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  • Becoming-AnimalTransversal Politics
  • Irving Goh (bio)

This essay began as a response to the treatment of Deleuze and Guattari’s concept of becoming-animal in Deleuzo-Guattarian scholarship, in which there remains a general hesitation in considering becoming-animal’s political potentiality. There are certainly Deleuzo-Guattarian scholars who explicate the concept of becoming-animal; and while they do not hesitate to extend its application to literary works, they do not tend to discuss its political possibilities.1 Then there are those who are keen to define the ambiguous political terrain of Deleuze and Guattari’s philosophy, and yet stop short at including becoming-animal within that political cartography.2 In other words, when it comes to elucidating the politics of Deleuze and Guattari’s philosophy, becoming-animal is very much a missing concept. The motivation of this essay then became an endeavor to fill that gap, that is to say, to begin thinking the political force of becoming-animal. Such an enterprise can have critical stakes for a resistance against a certain geopolitical delimitation within which the twenty-first-century world finds itself bound, since becoming-animal can break with, or rather sidestep, this delimitation. As such, I would argue that there is both a pertinence and an urgency to finally take into account the political potentiality of becoming-animal today, so as to prevent the enclosure of the world by the aforesaid political delimitation.3

However, one must not delimit, in turn, becoming-animal within the domain of politics or the political. Certainly, becoming-animal can be effective, as said, in counteracting certain oppressive State politics; in the face of such oppression, becoming-animal can take on a resistant political trajectory. And yet, as this essay will eventually show, becoming-animal is not defined by politics or the political. Politics or the political are never the ends of becoming-animal; becoming-animal does not reduce itself to such limits. Becoming-animal understands that there is more to life than politics or the political, and that which surpasses politics or the political is none other than life itself. That there is life, there, if not here and now, beyond the confines or limits of politics or the political, is what becoming-animal always keeps in mind and strives for, even though it understands that occasionally it will have to take on a political trajectory in order to make that approach. It is on this point of life free(d) from politics that this essay finds its resonance [End Page 37] with Laurent Dubreuil’s call for a “negative” politics or “apolitics.” This is because “apolitics,” like becoming-animal as I read it, is nothing short of “leaving politics” as Dubreuil puts it in an earlier essay, “break[ing] ranks with politics” in order to recover life that has been captured by political determination, to affirm “life in excess of the political force that handles it” [“Leaving Politics” 95, 97]. The assertion of such a life becomes more insistent, if not more radical, in Dubreuil’s “Preamble to Apolitics.” There, “livable life” that is “non-political,” or life that escapes or resists all “political formatting,” is to be pursued with “the desire for an even greater defection” from politics and the political, with “the urge to get rid of politics” [7, 5]. To put in place such a rejection of politics or the political, or more precisely the rejection of the delimitation of life by politics or the political, Dubreuil also posits that one must “say and show that there is life in life. Live politics and leave politics” [“Leaving Politics” 98]. In a way, my intervention here, in its sustained elucidation of becoming-animal, is also a response to that challenge, showing how becoming-animal “lives politics” by positing a political resistance to the delimiting geopolitics of the twenty-first century, and how it “leaves politics” by going beyond such political engagement as well in order to reaffirm life free(d) from politics.4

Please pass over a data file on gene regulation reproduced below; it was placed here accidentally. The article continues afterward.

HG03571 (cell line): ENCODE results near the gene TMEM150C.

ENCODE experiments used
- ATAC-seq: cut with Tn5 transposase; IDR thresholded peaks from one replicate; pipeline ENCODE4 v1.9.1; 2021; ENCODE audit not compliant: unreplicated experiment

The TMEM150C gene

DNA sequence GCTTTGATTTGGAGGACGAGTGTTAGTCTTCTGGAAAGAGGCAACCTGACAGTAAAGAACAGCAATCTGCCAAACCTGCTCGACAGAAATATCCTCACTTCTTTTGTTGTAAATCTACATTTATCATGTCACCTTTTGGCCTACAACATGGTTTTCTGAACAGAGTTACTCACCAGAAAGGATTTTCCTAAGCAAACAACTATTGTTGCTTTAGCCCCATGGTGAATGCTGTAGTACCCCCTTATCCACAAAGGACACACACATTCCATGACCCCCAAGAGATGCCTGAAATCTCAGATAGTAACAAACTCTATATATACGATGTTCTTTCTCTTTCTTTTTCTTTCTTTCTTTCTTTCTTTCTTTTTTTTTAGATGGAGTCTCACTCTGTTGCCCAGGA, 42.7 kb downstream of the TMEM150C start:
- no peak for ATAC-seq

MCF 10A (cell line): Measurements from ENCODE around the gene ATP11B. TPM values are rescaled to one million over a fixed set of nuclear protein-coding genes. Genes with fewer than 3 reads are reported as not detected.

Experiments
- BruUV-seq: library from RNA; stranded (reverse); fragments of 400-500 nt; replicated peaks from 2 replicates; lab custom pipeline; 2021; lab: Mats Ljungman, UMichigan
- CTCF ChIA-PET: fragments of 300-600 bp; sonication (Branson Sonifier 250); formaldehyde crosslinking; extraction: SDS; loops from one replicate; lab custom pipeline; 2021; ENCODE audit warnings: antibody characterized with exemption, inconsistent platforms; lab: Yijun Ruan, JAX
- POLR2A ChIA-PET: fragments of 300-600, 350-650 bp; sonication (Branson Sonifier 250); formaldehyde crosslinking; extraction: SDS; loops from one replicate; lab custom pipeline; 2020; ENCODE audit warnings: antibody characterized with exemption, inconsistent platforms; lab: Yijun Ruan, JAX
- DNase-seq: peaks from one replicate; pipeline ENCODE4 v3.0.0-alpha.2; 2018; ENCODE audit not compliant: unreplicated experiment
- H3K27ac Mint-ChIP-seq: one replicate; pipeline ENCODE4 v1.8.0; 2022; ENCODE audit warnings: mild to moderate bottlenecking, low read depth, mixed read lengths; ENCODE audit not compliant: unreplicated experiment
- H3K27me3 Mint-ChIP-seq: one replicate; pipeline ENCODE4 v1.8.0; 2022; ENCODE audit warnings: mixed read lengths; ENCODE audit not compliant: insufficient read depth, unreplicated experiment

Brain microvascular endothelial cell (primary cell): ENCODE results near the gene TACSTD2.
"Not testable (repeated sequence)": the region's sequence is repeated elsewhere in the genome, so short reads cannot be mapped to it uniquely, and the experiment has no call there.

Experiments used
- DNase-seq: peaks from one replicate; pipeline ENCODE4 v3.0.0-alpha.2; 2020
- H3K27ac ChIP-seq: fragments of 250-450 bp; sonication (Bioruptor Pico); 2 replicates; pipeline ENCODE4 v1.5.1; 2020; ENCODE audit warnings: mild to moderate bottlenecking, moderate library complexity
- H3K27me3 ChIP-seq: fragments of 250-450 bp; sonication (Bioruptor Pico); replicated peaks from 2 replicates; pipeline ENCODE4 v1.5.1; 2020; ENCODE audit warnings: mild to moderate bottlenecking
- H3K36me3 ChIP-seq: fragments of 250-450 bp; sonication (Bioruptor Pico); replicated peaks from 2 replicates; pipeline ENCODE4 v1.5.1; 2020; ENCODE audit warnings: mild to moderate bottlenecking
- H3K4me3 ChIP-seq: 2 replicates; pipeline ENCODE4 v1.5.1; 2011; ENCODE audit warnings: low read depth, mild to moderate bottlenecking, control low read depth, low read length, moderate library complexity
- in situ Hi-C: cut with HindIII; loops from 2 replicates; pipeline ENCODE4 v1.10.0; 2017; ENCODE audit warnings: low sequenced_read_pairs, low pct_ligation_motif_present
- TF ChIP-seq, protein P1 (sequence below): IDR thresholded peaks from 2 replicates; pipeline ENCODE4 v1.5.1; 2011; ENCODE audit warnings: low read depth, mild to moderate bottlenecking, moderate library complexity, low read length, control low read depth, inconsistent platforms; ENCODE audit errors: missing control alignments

Despite a certain commonality between my following of becoming-animal and Dubreuil’s “apolitics,” which perhaps can be expressed in Maurice Blanchot’s terms of “the right to disappear” [le droit de disparaître...


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pp. 37-57
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